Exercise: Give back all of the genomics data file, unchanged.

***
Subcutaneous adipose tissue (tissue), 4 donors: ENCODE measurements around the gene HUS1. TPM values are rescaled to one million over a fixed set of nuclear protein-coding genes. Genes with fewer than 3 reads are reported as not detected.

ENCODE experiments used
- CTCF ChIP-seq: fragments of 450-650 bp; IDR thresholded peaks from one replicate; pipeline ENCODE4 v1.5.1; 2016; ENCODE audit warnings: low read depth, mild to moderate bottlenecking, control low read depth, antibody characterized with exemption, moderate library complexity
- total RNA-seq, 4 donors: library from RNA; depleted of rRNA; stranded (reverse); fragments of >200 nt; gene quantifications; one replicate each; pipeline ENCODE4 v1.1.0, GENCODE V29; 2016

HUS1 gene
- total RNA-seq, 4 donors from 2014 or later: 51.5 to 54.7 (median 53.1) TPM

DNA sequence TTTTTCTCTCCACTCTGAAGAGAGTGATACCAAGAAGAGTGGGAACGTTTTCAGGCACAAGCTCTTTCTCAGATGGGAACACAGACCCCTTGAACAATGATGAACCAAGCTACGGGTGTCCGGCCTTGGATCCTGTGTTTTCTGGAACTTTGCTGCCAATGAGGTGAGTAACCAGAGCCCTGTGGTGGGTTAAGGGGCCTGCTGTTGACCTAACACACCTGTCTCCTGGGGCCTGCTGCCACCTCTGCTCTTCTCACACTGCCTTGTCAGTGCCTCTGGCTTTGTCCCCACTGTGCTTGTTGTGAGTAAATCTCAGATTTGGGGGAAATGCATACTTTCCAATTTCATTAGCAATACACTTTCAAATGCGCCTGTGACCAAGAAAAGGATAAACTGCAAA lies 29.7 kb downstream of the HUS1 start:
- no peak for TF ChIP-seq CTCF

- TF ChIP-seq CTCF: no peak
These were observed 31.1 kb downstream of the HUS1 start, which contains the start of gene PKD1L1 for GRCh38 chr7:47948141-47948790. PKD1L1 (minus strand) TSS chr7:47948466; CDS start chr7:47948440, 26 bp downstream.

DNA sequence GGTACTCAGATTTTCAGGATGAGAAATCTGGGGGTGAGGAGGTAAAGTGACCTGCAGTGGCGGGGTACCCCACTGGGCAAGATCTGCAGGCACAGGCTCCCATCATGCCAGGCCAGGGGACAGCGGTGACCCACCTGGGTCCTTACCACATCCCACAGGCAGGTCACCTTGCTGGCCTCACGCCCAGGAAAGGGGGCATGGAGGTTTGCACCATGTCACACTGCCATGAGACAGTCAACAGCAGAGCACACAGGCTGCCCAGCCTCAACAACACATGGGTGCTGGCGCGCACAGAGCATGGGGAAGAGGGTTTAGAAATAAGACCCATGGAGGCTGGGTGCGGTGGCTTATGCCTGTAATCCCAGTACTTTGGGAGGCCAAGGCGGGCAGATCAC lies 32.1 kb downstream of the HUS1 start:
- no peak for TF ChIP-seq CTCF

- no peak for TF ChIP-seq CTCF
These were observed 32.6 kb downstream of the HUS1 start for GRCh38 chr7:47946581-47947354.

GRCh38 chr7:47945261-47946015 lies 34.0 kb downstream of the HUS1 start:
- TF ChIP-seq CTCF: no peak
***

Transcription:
Subcutaneous adipose tissue (tissue), 4 donors: ENCODE measurements around the gene HUS1. TPM values are rescaled to one million over a fixed set of nuclear protein-coding genes. Genes with fewer than 3 reads are reported as not detected.

ENCODE experiments used
- CTCF ChIP-seq: fragments of 450-650 bp; IDR thresholded peaks from one replicate; pipeline ENCODE4 v1.5.1; 2016; ENCODE audit warnings: low read depth, mild to moderate bottlenecking, control low read depth, antibody characterized with exemption, moderate library complexity
- total RNA-seq, 4 donors: library from RNA; depleted of rRNA; stranded (reverse); fragments of >200 nt; gene quantifications; one replicate each; pipeline ENCODE4 v1.1.0, GENCODE V29; 2016

HUS1 gene
- total RNA-seq, 4 donors from 2014 or later: 51.5 to 54.7 (median 53.1) TPM

DNA sequence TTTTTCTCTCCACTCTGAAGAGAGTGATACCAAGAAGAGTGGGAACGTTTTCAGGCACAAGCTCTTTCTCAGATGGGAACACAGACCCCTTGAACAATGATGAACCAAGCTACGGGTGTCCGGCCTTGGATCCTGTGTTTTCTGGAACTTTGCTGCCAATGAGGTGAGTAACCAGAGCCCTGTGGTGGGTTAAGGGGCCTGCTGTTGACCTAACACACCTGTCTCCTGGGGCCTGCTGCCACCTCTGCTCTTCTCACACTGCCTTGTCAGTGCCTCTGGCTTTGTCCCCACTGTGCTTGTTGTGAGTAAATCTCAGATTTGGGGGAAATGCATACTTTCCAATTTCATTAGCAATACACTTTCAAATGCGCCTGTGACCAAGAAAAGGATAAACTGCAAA lies 29.7 kb downstream of the HUS1 start:
- no peak for TF ChIP-seq CTCF

- TF ChIP-seq CTCF: no peak
These were observed 31.1 kb downstream of the HUS1 start, which contains the start of gene PKD1L1 for GRCh38 chr7:47948141-47948790. PKD1L1 (minus strand) TSS chr7:47948466; CDS start chr7:47948440, 26 bp downstream.

DNA sequence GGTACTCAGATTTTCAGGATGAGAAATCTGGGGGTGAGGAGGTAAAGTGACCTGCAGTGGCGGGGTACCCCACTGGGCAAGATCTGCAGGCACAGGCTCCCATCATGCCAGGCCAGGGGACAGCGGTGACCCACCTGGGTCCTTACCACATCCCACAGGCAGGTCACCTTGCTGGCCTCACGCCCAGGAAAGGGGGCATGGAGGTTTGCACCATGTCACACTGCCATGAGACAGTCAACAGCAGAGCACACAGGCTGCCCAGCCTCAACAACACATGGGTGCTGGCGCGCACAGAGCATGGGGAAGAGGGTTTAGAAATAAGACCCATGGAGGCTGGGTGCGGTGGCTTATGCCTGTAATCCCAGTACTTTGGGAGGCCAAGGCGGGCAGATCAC lies 32.1 kb downstream of the HUS1 start:
- no peak for TF ChIP-seq CTCF

- no peak for TF ChIP-seq CTCF
These were observed 32.6 kb downstream of the HUS1 start for GRCh38 chr7:47946581-47947354.

GRCh38 chr7:47945261-47946015 lies 34.0 kb downstream of the HUS1 start:
- TF ChIP-seq CTCF: no peak